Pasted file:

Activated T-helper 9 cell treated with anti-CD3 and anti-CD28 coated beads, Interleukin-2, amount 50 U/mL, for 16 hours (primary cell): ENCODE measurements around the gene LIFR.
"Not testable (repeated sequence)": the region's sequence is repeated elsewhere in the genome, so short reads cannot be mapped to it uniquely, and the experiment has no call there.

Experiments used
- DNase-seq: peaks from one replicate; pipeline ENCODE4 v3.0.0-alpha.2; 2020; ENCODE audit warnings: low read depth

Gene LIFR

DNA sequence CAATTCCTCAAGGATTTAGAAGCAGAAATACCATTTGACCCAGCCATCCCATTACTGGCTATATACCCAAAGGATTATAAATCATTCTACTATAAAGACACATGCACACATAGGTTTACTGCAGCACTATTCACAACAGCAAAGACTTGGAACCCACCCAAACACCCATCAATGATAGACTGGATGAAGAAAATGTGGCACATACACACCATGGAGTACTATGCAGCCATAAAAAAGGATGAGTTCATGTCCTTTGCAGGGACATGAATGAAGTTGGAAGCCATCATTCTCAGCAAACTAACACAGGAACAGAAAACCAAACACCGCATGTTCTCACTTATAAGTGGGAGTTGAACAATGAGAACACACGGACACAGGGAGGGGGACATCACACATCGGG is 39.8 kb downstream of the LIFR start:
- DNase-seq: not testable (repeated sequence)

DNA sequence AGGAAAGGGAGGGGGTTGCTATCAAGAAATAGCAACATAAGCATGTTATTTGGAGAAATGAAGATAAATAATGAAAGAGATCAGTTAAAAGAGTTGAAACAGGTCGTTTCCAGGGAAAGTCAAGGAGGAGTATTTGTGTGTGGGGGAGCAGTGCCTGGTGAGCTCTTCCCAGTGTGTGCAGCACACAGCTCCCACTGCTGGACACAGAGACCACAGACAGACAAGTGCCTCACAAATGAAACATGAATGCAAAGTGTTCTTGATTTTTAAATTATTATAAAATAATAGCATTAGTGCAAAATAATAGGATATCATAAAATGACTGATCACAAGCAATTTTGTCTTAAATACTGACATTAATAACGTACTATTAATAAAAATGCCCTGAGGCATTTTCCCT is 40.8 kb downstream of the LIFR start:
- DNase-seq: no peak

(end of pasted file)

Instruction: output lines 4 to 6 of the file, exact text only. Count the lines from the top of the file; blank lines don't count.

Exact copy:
- DNase-seq: peaks from one replicate; pipeline ENCODE4 v3.0.0-alpha.2; 2020; ENCODE audit warnings: low read depth

Gene LIFR

DNA sequence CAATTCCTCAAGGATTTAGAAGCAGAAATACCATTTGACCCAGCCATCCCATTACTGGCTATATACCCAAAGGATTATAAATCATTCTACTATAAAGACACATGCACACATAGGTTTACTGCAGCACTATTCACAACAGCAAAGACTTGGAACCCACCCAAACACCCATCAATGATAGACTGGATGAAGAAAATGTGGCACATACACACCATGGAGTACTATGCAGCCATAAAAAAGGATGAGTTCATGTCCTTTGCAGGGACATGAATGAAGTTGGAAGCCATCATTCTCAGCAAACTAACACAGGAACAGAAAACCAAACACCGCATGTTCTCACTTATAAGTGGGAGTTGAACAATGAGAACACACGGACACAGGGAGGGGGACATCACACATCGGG is 39.8 kb downstream of the LIFR start: